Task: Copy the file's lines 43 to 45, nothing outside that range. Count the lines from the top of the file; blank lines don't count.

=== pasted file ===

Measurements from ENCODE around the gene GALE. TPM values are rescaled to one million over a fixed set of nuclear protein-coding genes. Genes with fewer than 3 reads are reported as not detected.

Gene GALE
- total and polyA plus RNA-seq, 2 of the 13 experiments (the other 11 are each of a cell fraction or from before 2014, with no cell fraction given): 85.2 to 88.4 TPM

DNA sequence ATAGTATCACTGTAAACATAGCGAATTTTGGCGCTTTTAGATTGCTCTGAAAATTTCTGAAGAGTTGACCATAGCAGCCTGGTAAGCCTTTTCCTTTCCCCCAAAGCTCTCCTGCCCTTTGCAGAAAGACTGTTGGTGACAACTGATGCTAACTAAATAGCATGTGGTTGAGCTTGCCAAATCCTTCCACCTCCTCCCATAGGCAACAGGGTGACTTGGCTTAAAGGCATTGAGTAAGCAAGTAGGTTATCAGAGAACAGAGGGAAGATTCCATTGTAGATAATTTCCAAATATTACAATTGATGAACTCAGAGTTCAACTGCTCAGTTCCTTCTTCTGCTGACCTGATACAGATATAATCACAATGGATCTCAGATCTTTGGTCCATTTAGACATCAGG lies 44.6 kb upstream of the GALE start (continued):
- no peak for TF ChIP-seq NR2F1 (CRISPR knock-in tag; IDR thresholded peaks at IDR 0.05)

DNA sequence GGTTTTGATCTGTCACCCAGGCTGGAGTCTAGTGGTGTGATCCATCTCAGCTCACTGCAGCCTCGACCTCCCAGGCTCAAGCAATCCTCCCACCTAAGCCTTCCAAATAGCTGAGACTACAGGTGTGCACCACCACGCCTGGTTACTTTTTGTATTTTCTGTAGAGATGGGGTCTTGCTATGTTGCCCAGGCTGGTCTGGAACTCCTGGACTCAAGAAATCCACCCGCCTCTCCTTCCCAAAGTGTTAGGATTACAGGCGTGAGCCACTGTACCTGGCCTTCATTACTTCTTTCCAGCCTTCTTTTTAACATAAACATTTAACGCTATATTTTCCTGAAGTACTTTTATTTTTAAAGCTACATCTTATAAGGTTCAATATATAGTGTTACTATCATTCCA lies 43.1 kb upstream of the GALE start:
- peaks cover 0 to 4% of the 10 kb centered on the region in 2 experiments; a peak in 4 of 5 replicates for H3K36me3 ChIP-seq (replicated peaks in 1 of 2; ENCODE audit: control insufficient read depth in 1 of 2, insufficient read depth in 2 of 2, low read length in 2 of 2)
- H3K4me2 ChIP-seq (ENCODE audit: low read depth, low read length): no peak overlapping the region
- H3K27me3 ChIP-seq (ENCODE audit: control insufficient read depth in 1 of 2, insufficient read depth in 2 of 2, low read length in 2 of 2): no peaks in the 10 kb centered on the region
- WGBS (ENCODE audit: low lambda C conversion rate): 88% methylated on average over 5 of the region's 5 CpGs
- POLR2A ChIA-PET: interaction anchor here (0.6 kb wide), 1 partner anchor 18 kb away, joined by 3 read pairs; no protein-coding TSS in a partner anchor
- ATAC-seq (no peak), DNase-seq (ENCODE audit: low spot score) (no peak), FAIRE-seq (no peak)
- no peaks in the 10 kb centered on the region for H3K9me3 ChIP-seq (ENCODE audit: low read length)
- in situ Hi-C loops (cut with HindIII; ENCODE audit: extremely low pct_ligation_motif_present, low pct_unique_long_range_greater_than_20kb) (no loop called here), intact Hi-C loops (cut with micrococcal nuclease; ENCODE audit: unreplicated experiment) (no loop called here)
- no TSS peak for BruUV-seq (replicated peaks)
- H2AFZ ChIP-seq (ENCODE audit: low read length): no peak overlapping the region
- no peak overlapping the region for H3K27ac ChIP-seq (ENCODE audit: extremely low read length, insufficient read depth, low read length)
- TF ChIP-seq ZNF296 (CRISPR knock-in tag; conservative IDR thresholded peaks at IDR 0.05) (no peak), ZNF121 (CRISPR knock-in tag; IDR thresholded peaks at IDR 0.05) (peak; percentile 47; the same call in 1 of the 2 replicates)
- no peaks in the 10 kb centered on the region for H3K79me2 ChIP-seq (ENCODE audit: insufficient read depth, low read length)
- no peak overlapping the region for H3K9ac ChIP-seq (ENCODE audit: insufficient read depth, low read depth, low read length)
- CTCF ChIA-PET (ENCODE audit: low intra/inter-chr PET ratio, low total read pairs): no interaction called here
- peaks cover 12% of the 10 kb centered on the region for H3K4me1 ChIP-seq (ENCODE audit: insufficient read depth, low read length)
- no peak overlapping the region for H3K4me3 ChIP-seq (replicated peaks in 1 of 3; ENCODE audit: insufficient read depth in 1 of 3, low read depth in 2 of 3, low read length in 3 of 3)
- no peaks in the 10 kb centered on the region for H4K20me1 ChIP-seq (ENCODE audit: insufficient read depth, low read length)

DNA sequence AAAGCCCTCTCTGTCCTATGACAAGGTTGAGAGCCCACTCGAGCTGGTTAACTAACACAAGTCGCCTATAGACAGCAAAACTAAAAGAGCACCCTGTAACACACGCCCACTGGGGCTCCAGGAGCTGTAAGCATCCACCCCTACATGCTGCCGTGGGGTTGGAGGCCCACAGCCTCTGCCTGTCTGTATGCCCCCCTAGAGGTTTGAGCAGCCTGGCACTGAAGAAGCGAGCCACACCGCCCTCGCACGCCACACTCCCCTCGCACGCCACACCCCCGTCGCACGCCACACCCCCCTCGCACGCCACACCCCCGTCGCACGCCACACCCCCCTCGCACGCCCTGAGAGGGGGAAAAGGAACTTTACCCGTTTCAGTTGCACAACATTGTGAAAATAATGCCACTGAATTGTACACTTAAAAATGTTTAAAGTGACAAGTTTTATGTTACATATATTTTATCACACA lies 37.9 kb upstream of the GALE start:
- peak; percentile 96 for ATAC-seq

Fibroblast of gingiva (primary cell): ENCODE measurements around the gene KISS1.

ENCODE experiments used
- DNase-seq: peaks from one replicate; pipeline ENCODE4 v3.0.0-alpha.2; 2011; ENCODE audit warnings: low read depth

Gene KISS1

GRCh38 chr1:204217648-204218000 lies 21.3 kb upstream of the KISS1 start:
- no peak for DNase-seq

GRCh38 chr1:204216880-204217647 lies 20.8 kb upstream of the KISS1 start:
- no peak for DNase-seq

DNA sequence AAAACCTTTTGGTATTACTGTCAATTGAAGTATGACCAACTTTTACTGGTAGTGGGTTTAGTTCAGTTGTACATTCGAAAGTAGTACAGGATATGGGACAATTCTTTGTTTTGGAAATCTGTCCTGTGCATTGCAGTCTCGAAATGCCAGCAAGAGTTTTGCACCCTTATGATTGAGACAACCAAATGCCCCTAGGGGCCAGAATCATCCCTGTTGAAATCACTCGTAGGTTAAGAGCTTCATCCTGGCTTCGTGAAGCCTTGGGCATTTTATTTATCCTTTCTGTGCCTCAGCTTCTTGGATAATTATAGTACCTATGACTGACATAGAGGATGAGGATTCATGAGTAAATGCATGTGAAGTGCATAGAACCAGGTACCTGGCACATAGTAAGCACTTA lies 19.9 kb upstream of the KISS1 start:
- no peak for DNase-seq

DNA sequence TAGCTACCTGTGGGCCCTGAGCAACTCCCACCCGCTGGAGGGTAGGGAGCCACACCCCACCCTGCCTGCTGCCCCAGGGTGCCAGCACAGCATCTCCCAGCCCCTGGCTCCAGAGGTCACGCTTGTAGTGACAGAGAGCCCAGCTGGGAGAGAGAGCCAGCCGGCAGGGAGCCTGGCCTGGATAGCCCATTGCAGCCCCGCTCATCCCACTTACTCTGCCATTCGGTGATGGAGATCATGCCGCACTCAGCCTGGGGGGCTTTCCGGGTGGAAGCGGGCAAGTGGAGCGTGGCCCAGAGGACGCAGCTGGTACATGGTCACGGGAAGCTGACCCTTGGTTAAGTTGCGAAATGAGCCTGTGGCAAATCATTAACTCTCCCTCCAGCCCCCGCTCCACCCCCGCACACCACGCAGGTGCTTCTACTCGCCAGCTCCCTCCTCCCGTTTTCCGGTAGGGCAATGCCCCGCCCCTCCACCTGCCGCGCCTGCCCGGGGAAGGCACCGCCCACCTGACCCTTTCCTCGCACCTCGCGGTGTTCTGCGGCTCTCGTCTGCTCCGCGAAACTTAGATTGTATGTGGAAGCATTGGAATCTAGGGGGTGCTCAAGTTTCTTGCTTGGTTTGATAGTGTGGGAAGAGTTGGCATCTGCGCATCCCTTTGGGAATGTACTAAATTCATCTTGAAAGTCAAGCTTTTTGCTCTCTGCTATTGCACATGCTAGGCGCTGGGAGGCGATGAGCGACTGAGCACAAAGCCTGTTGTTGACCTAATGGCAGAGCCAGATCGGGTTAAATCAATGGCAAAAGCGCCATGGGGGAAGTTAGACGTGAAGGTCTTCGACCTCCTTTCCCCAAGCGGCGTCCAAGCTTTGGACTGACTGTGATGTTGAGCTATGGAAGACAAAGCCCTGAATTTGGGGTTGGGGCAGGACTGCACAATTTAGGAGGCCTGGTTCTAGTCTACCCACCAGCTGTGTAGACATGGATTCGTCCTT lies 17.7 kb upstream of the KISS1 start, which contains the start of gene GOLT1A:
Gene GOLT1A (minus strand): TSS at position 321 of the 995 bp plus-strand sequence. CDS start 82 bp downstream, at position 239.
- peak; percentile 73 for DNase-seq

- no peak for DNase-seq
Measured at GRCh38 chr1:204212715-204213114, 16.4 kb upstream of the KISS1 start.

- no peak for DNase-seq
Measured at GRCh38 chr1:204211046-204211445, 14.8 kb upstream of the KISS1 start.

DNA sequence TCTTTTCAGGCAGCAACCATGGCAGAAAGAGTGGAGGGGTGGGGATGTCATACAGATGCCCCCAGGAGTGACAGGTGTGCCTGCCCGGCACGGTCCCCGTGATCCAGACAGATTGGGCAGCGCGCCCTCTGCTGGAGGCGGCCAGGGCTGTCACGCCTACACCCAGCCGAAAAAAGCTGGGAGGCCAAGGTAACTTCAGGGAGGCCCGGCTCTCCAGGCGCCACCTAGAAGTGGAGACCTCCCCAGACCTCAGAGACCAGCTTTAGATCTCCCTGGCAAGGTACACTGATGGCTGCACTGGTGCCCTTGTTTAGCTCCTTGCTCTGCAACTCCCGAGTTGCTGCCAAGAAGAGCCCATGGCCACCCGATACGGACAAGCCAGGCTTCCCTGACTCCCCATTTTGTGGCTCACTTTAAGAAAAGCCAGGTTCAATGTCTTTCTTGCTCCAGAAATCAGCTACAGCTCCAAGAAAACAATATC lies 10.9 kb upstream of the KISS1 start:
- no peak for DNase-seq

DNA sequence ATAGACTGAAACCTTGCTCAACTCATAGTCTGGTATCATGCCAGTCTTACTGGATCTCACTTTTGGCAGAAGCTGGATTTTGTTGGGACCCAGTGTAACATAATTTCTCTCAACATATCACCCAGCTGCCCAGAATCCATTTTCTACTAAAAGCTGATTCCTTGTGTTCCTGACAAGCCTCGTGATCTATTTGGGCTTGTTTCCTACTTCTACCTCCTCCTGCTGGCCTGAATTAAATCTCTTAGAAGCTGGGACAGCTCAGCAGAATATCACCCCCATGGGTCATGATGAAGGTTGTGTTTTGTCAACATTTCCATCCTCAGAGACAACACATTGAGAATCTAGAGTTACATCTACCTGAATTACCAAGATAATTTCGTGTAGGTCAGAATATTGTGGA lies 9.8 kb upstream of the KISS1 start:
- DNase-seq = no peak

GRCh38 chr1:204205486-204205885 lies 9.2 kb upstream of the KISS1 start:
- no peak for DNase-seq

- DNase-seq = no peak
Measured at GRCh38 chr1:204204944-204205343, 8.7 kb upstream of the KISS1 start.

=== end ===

Measured at GRCh38 chr1:204211046-204211445, 14.8 kb upstream of the KISS1 start.

DNA sequence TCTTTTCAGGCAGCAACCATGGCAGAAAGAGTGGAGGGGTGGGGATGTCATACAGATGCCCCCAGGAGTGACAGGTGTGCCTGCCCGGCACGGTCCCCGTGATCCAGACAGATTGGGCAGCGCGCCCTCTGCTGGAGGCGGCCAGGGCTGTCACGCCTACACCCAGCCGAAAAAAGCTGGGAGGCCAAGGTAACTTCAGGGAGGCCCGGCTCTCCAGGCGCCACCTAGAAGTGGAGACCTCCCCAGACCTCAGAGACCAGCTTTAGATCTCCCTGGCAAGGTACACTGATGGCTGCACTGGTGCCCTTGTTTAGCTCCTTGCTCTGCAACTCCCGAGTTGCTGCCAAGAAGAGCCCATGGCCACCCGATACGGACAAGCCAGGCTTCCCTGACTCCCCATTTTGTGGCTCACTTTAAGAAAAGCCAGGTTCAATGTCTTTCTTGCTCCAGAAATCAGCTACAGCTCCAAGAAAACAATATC lies 10.9 kb upstream of the KISS1 start:
- no peak for DNase-seq